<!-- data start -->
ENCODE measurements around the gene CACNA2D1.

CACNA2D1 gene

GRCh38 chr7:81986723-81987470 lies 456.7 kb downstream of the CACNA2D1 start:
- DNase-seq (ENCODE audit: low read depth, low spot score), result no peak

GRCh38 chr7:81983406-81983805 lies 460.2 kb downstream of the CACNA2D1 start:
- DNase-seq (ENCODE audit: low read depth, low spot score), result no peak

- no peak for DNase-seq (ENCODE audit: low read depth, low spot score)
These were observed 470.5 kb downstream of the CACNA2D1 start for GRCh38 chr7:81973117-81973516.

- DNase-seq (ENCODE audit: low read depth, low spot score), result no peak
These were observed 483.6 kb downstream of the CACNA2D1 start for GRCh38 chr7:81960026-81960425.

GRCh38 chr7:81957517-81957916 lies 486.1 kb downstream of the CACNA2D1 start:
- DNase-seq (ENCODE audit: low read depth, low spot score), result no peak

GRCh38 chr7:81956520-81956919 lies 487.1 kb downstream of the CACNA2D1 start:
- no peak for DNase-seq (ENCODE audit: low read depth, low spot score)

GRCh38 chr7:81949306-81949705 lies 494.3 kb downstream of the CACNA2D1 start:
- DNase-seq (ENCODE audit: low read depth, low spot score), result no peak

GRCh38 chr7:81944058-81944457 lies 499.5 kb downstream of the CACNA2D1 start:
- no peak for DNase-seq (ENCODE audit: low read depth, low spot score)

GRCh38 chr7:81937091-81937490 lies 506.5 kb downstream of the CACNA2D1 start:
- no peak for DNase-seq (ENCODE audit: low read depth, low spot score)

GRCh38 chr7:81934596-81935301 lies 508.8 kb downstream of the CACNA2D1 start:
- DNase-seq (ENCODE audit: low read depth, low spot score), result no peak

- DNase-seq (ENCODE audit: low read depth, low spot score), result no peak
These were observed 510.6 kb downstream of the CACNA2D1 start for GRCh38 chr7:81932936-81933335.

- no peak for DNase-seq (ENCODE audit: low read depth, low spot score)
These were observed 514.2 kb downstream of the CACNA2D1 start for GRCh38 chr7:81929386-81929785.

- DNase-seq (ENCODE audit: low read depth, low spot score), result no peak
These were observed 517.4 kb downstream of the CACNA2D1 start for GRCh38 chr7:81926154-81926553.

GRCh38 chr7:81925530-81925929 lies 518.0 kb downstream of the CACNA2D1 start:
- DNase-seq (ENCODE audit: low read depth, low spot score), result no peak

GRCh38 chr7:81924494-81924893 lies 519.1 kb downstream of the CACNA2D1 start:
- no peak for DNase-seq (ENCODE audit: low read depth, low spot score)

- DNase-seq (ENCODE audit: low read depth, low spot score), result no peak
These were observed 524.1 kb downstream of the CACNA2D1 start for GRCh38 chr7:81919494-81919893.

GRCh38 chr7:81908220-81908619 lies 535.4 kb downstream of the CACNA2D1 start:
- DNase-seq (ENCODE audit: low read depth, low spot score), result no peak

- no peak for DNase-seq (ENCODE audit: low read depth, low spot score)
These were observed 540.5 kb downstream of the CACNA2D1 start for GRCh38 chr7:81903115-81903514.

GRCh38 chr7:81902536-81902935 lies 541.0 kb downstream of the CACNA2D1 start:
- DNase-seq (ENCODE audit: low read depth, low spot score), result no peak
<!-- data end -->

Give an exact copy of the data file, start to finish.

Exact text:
ENCODE measurements around the gene CACNA2D1.

CACNA2D1 gene

GRCh38 chr7:81986723-81987470 lies 456.7 kb downstream of the CACNA2D1 start:
- DNase-seq (ENCODE audit: low read depth, low spot score), result no peak

GRCh38 chr7:81983406-81983805 lies 460.2 kb downstream of the CACNA2D1 start:
- DNase-seq (ENCODE audit: low read depth, low spot score), result no peak

- no peak for DNase-seq (ENCODE audit: low read depth, low spot score)
These were observed 470.5 kb downstream of the CACNA2D1 start for GRCh38 chr7:81973117-81973516.

- DNase-seq (ENCODE audit: low read depth, low spot score), result no peak
These were observed 483.6 kb downstream of the CACNA2D1 start for GRCh38 chr7:81960026-81960425.

GRCh38 chr7:81957517-81957916 lies 486.1 kb downstream of the CACNA2D1 start:
- DNase-seq (ENCODE audit: low read depth, low spot score), result no peak

GRCh38 chr7:81956520-81956919 lies 487.1 kb downstream of the CACNA2D1 start:
- no peak for DNase-seq (ENCODE audit: low read depth, low spot score)

GRCh38 chr7:81949306-81949705 lies 494.3 kb downstream of the CACNA2D1 start:
- DNase-seq (ENCODE audit: low read depth, low spot score), result no peak

GRCh38 chr7:81944058-81944457 lies 499.5 kb downstream of the CACNA2D1 start:
- no peak for DNase-seq (ENCODE audit: low read depth, low spot score)

GRCh38 chr7:81937091-81937490 lies 506.5 kb downstream of the CACNA2D1 start:
- no peak for DNase-seq (ENCODE audit: low read depth, low spot score)

GRCh38 chr7:81934596-81935301 lies 508.8 kb downstream of the CACNA2D1 start:
- DNase-seq (ENCODE audit: low read depth, low spot score), result no peak

- DNase-seq (ENCODE audit: low read depth, low spot score), result no peak
These were observed 510.6 kb downstream of the CACNA2D1 start for GRCh38 chr7:81932936-81933335.

- no peak for DNase-seq (ENCODE audit: low read depth, low spot score)
These were observed 514.2 kb downstream of the CACNA2D1 start for GRCh38 chr7:81929386-81929785.

- DNase-seq (ENCODE audit: low read depth, low spot score), result no peak
These were observed 517.4 kb downstream of the CACNA2D1 start for GRCh38 chr7:81926154-81926553.

GRCh38 chr7:81925530-81925929 lies 518.0 kb downstream of the CACNA2D1 start:
- DNase-seq (ENCODE audit: low read depth, low spot score), result no peak

GRCh38 chr7:81924494-81924893 lies 519.1 kb downstream of the CACNA2D1 start:
- no peak for DNase-seq (ENCODE audit: low read depth, low spot score)

- DNase-seq (ENCODE audit: low read depth, low spot score), result no peak
These were observed 524.1 kb downstream of the CACNA2D1 start for GRCh38 chr7:81919494-81919893.

GRCh38 chr7:81908220-81908619 lies 535.4 kb downstream of the CACNA2D1 start:
- DNase-seq (ENCODE audit: low read depth, low spot score), result no peak

- no peak for DNase-seq (ENCODE audit: low read depth, low spot score)
These were observed 540.5 kb downstream of the CACNA2D1 start for GRCh38 chr7:81903115-81903514.

GRCh38 chr7:81902536-81902935 lies 541.0 kb downstream of the CACNA2D1 start:
- DNase-seq (ENCODE audit: low read depth, low spot score), result no peak